3) The ? symbol is also used inside the code of a php page. For example, an if else block such as:

if ($x==1)

can also be written as:

$y=($x==1) ? 2 : 3;

The "?" signifies that some GET variables are to follow. You example uses a variable called "user", and assigns a variable called "roa3".

Advantages of using GET variables:

  • they can be bookmarked as part of the URL


  • they are public.. Anyone can intercept and see this information. These url requests are even cached by servers along the journey. So anyone can impersonate your roa3 user just by typing that information in by hand... also they could change the roa3 to a different user and impersonate them..

You can also use a "&" symbol to separate many variables e.g.: www.website.com/profile.php?user=roa3&fav_colour=blue

Other options:

  • POST variables

    • You can send your variables via the POST variables. These variables are passed in the header of the request, not the url of the request. they are not immediately obvious, and are not cached by servers along teh journey, but they can still be read. unless you have a HTTPS conection established.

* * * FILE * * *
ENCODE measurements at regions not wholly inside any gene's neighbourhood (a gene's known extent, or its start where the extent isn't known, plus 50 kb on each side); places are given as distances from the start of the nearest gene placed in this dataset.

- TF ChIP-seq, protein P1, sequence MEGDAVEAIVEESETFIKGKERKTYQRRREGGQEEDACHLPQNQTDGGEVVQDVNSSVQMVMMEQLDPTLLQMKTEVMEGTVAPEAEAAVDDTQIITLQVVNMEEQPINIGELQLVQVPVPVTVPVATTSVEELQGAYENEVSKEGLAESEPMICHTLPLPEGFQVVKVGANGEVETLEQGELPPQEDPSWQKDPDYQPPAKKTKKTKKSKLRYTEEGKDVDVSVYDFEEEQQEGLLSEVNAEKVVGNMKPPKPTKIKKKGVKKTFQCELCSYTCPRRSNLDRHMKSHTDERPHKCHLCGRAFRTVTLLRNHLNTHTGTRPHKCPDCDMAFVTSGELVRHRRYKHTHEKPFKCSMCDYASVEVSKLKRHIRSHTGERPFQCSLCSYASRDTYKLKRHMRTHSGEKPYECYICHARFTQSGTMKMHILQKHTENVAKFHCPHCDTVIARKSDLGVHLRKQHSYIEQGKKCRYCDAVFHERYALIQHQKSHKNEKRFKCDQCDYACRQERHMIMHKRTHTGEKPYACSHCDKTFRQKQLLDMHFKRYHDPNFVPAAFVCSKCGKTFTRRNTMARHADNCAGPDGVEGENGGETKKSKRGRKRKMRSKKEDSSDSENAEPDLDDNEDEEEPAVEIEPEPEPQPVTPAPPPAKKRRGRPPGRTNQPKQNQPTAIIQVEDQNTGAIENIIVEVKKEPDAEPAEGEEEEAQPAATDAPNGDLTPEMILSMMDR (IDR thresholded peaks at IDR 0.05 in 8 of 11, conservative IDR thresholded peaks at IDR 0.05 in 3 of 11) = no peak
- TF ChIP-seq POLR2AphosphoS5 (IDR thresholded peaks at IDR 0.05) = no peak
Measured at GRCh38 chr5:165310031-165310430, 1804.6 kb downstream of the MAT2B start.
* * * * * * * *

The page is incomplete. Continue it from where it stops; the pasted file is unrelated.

• variables in a form can be sent by POST or GET methods.. You specify this in the "method" of the form. <form action="index.php" method='post'/>
  • SESSION variables

    • Session variables are stored on the server. A session id is passed to the user, and this session id is passed back to the server every time the user makes another request. This session id can then be used to get the session variables that were stored. So you could store a user's favorite colour, their name, and ip address etc.. but you could store it on teh server rather than the user's home PC.
      Session ids can be impersonated, so it is good to check against the user's IP, and or to wrap them in a secure conection. eg https.